After a four-day meeting at The Great Hall of the People, China's leaders are vowing to make markets a more important part of the economy. Will they make good on their promise?
China's leaders Tuesday promised a bigger role for the free market in the country's state-dominated economy as they try to overhaul a worn-out growth model.
In a brief statement issued following a four-day meeting aimed at producing a reform blueprint for the coming decade, Communist Party leaders said state ownership will remain a pillar of the world's second largest economy. But they gave an unusually strong endorsement to Chinese private businesses, saying they also are "important components" of the economy.
China aims to achieve "decisive results" in its reform push by 2020, with economic changes a central focus of overall reforms, the ruling Communist Party said.
"The core issue is to straighten out the relationship between government and the market, allowing the market to play a decisive role in allocating resources and improving the government's role," the party said in its statement.
The statement carried by the official Xinhua News Agency gave no indication the meeting considered any political reforms in China's closed, secretive one-party system. It said that a national security council would be set up to improve security strategy.
It added that it would set up a central leading team for "comprehensively deepening reform," responsible for "designing reform on an overall basis, arranging and co-ordinating reform, pushing forward reform as a whole, and supervising the implementation of reform plans".
In previous policy statements, the Communist Party had often described markets as playing a "basic" role in allocating resources, Xinhua said, meaning the new language amounts to an upgrading of its role in the party philosophy.
"They are looking to break away from government control, allowing the markets to take the lead. In the past, prices and investment decisions were predominantly made by the government," said Dong Tao, Asia ex-Japan chief regional economist with Credit Suisse in Hong Kong.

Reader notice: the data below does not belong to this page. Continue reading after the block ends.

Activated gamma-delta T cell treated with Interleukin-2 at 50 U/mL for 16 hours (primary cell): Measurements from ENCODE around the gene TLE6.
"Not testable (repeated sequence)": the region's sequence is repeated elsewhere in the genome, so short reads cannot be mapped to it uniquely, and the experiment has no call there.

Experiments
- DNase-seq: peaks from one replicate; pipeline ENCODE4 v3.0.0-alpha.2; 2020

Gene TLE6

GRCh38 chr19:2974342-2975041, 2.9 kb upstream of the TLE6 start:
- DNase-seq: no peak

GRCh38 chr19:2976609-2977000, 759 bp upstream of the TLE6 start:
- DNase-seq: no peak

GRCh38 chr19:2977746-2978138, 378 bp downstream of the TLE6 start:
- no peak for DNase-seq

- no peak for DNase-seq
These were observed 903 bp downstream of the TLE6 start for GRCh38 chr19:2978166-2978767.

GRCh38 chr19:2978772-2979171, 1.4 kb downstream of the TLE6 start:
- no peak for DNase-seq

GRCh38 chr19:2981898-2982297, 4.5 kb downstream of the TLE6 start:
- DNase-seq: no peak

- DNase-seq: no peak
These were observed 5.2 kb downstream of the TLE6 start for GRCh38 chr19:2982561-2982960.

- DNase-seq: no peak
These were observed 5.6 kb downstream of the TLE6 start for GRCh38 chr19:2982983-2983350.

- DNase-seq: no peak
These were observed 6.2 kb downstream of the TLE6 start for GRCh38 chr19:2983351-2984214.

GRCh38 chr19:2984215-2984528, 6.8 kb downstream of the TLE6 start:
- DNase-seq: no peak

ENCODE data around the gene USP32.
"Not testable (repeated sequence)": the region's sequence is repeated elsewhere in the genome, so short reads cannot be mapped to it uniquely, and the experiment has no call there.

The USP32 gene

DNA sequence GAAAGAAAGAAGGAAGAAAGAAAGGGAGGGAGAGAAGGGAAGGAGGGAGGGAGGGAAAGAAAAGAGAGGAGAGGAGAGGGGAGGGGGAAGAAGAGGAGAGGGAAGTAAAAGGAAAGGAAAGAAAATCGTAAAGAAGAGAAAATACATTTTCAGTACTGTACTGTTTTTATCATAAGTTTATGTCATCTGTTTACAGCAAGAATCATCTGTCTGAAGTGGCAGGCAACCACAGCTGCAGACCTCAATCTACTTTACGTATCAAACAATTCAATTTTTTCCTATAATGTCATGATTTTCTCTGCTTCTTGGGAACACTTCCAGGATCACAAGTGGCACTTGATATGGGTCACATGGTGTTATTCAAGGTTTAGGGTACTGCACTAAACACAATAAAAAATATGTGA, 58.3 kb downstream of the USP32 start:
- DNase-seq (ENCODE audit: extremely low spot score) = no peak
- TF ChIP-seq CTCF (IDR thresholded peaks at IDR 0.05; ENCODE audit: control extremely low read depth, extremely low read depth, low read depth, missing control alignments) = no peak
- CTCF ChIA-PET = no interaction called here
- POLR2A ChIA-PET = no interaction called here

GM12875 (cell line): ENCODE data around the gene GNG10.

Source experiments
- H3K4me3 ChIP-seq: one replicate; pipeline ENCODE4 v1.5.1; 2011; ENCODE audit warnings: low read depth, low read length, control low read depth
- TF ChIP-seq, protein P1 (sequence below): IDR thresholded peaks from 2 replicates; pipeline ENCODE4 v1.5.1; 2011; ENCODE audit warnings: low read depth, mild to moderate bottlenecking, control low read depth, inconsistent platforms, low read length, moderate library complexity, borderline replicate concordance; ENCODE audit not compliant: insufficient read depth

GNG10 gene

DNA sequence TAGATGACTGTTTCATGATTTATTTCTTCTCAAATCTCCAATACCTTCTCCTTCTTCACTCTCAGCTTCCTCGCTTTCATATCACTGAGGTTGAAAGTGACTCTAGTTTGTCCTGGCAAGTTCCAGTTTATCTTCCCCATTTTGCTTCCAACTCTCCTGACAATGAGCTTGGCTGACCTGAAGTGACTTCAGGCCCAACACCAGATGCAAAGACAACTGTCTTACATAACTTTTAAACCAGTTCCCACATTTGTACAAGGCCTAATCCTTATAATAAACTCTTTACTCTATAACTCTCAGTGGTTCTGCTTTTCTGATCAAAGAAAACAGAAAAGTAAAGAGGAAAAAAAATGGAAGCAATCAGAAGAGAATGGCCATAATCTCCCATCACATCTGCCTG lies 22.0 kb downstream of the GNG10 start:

"This is a revolutionary philosophy, by Chinese standards."
Still, the party did not issue any bold reform plans for the country's state-owned enterprises (SOEs), saying that while both state firms and the private sector were important and it would encourage private enterprise, the dominance of the "public sector" in the economy would be maintained.
While the statement was short on details, it is expected to kick off specific measures by state agencies over the coming years to reduce the role of the state in the economy.
Historically, such third plenary sessions of a newly installed Central Committee have acted as a springboard for key economic reforms, and this one will also serve as a first test of the new leadership's commitment to reform.
Among the issues singled out for reform, the party said it would work to deepen fiscal and tax reform, establish a unified land market in cities and the countryside, set up a sustainable social security system, and give farmers more property rights - all seen as necessary for putting the economy on a more sustainable footing.
President Xi Jinping and Premier Li Keqiang must unleash new growth drivers as the economy, after three decades of breakneck expansion, begins to sputter, burdened by industrial overcapacity, piles of debt and eroding competitiveness.
Out of a long list of areas that the meeting was expected to tackle, most analysts have singled out a push towards a greater role of markets in the financial sector and reforms to public finances as those most likely to get immediate attention.
Some reforms could face stiff resistance from powerful interest groups such as local governments or state-owned monopolies, people involved in reform discussions have said.
Reuters and The Associated Press contributed to this report.
China's Communist Party promises 'unprecedented' reform - but will it deliver?
First published November 12 2013, 4:55 AM